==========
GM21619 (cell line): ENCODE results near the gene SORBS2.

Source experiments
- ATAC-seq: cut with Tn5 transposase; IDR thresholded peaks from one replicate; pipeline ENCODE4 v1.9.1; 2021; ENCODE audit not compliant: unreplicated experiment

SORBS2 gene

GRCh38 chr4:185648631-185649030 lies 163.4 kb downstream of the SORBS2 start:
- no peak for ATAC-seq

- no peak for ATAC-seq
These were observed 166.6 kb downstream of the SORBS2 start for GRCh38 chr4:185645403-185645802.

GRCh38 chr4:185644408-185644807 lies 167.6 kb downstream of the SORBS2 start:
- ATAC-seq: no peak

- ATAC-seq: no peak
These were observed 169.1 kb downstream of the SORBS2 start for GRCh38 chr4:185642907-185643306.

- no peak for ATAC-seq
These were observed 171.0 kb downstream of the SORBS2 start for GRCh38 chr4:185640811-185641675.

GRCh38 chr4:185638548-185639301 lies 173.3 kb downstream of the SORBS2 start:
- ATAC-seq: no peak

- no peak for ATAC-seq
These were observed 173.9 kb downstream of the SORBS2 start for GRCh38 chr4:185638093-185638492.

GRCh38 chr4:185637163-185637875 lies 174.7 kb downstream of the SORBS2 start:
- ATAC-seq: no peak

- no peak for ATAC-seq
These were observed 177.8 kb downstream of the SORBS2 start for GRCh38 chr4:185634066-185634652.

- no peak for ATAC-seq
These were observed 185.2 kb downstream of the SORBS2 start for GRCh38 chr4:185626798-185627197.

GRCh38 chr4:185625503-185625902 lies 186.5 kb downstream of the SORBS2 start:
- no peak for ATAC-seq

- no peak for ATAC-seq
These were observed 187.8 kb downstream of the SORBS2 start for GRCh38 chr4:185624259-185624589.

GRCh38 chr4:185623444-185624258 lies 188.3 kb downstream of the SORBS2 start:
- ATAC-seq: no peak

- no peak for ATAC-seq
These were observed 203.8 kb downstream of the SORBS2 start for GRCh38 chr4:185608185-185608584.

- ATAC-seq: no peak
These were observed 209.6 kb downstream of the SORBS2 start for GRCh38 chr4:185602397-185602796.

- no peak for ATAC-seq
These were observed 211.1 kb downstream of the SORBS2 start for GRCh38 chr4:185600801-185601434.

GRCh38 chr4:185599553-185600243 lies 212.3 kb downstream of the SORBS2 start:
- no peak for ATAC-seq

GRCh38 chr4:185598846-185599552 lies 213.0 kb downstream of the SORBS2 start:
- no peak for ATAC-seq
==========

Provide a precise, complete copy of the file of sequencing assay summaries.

GM21619 (cell line): ENCODE results near the gene SORBS2.

Source experiments
- ATAC-seq: cut with Tn5 transposase; IDR thresholded peaks from one replicate; pipeline ENCODE4 v1.9.1; 2021; ENCODE audit not compliant: unreplicated experiment

SORBS2 gene

GRCh38 chr4:185648631-185649030 lies 163.4 kb downstream of the SORBS2 start:
- no peak for ATAC-seq

- no peak for ATAC-seq
These were observed 166.6 kb downstream of the SORBS2 start for GRCh38 chr4:185645403-185645802.

GRCh38 chr4:185644408-185644807 lies 167.6 kb downstream of the SORBS2 start:
- ATAC-seq: no peak

- ATAC-seq: no peak
These were observed 169.1 kb downstream of the SORBS2 start for GRCh38 chr4:185642907-185643306.

- no peak for ATAC-seq
These were observed 171.0 kb downstream of the SORBS2 start for GRCh38 chr4:185640811-185641675.

GRCh38 chr4:185638548-185639301 lies 173.3 kb downstream of the SORBS2 start:
- ATAC-seq: no peak

- no peak for ATAC-seq
These were observed 173.9 kb downstream of the SORBS2 start for GRCh38 chr4:185638093-185638492.

GRCh38 chr4:185637163-185637875 lies 174.7 kb downstream of the SORBS2 start:
- ATAC-seq: no peak

- no peak for ATAC-seq
These were observed 177.8 kb downstream of the SORBS2 start for GRCh38 chr4:185634066-185634652.

- no peak for ATAC-seq
These were observed 185.2 kb downstream of the SORBS2 start for GRCh38 chr4:185626798-185627197.

GRCh38 chr4:185625503-185625902 lies 186.5 kb downstream of the SORBS2 start:
- no peak for ATAC-seq

- no peak for ATAC-seq
These were observed 187.8 kb downstream of the SORBS2 start for GRCh38 chr4:185624259-185624589.

GRCh38 chr4:185623444-185624258 lies 188.3 kb downstream of the SORBS2 start:
- ATAC-seq: no peak

- no peak for ATAC-seq
These were observed 203.8 kb downstream of the SORBS2 start for GRCh38 chr4:185608185-185608584.

- ATAC-seq: no peak
These were observed 209.6 kb downstream of the SORBS2 start for GRCh38 chr4:185602397-185602796.

- no peak for ATAC-seq
These were observed 211.1 kb downstream of the SORBS2 start for GRCh38 chr4:185600801-185601434.

GRCh38 chr4:185599553-185600243 lies 212.3 kb downstream of the SORBS2 start:
- no peak for ATAC-seq

GRCh38 chr4:185598846-185599552 lies 213.0 kb downstream of the SORBS2 start:
- no peak for ATAC-seq